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amuck

[uh-muhk] /əˈmʌk/
adjective
1.
mad with murderous frenzy.
noun
2.
amok.
Idioms
3.
run / go amuck,
  1. to rush about in a murderous frenzy:
    The maniac ran amuck in the crowd, shooting at random.
  2. to rush about wildly; lose self-control:
    When the nightclub caught fire the patrons ran amuck, blocking the exits.
Origin of amuck
1510-1520
First recorded in 1510-20; variant of amok
Dictionary.com Unabridged
Based on the Random House Dictionary, © Random House, Inc. 2018.
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Examples from the Web for amuck
Historical Examples
  • His brow was amuck with sweat: he was trembling in every limb; his ears were scarlet.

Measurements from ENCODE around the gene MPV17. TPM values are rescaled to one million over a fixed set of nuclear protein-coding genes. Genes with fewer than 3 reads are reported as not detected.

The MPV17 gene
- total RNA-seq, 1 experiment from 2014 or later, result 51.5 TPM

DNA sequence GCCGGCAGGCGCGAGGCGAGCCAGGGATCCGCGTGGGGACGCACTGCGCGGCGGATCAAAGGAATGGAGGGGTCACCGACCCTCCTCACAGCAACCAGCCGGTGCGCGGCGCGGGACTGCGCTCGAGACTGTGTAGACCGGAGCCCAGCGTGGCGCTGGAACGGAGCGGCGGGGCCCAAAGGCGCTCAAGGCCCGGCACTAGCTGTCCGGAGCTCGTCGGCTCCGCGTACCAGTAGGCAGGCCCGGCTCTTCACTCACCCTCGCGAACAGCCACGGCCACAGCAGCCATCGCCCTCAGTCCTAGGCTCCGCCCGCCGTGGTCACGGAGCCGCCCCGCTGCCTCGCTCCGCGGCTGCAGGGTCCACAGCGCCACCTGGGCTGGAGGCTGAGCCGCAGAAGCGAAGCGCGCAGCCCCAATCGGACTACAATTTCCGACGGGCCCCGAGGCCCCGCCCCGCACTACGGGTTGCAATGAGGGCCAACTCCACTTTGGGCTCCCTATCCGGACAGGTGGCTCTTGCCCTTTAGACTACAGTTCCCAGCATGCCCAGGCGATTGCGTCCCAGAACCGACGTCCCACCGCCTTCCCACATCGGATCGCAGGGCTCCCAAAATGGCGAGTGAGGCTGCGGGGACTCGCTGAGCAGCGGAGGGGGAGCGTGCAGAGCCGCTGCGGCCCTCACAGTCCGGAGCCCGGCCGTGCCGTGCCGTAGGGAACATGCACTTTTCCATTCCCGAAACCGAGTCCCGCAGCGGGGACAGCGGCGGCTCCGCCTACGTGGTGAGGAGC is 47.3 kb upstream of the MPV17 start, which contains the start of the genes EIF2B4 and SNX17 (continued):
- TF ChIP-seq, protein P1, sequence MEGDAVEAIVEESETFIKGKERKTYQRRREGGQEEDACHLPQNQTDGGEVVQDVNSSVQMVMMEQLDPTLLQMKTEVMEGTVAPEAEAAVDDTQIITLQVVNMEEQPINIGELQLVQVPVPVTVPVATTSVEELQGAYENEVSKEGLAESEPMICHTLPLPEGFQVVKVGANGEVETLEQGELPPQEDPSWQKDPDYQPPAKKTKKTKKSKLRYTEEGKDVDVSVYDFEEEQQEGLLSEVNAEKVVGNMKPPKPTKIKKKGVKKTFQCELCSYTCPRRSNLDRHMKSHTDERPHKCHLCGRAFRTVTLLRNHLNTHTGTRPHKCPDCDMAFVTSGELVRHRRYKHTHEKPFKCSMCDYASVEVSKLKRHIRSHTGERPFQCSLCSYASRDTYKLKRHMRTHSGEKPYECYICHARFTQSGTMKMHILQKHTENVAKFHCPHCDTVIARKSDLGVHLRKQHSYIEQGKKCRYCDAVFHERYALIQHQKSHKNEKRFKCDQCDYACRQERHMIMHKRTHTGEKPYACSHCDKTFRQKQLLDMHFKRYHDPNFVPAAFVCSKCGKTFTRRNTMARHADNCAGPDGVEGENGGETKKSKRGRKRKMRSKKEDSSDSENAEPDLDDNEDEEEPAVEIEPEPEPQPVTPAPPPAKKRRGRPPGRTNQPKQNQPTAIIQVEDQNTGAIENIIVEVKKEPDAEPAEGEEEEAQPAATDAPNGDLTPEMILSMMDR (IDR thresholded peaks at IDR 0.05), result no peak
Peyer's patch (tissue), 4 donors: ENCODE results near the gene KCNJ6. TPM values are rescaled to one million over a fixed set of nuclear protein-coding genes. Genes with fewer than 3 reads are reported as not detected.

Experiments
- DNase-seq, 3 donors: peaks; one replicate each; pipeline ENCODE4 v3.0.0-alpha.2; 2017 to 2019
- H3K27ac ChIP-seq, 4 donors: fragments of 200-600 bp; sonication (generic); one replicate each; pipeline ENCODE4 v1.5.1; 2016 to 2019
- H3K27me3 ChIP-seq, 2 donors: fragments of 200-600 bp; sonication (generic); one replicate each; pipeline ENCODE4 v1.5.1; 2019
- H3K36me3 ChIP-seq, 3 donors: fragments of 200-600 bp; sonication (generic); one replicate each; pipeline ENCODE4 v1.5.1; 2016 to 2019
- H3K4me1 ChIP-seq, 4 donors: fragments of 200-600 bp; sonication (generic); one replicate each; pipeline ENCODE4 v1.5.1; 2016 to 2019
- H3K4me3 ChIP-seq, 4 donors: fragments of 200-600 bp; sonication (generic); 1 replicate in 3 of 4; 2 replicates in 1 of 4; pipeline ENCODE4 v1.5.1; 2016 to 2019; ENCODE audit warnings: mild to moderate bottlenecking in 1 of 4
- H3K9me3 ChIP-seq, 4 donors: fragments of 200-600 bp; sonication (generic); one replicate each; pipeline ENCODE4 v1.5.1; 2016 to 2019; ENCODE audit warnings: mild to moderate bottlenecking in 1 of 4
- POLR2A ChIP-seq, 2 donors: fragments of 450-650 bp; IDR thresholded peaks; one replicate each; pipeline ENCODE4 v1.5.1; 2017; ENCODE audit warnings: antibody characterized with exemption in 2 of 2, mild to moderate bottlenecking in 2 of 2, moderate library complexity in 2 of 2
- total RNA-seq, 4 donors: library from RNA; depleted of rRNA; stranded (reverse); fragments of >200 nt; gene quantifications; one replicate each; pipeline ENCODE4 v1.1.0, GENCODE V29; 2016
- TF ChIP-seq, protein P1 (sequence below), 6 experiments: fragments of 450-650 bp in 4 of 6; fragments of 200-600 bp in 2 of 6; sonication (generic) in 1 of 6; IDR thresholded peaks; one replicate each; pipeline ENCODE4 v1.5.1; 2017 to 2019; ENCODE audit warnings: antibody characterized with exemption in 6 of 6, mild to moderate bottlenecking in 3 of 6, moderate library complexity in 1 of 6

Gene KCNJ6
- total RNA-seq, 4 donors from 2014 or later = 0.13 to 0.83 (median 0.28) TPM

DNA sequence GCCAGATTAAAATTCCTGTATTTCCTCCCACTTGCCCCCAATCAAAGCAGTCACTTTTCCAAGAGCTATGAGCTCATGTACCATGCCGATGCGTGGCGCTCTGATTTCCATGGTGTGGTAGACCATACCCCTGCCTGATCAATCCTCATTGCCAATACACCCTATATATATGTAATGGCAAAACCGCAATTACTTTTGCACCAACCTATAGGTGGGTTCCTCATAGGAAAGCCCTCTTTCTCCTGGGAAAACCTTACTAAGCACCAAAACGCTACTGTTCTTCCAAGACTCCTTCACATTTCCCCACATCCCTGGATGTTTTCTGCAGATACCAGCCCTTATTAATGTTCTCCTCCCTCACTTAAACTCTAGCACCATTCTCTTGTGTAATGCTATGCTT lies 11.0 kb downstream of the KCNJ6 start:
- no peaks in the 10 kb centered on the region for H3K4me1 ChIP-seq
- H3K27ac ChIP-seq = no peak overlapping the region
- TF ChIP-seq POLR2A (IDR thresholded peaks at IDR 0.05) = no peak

• Sure, and he climbed in at the window, and white as a haddock, and all amuck with sweat.

    The Deemster

    Hall Caine
  • Maniac named Kraskow amuck with freighter Prometheus, known to contain huge bomb!

    Big Pill Raymond Zinke Gallun
  • I learned to swing an axe by cutting down saplings, and ran "amuck" among them just as my elders did among the larger trees.

  • I fancied for awhile that one of their number must have run "amuck," and the rest meant to send him to slumber.

British Dictionary definitions for amuck

amuck

/əˈmʌk/
noun, adverb
1.
a variant of amok
Collins English Dictionary - Complete & Unabridged 2012 Digital Edition
© William Collins Sons & Co. Ltd. 1979, 1986 © HarperCollins
Publishers 1998, 2000, 2003, 2005, 2006, 2007, 2009, 2012
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Word Origin and History for amuck
adv.

17c., variant of amok; treated as a muck by Dryden, Byron, etc., and defended by Fowler, who considered amok didacticism.

Online Etymology Dictionary, © 2010 Douglas Harper
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Word Value for amuck

13
16
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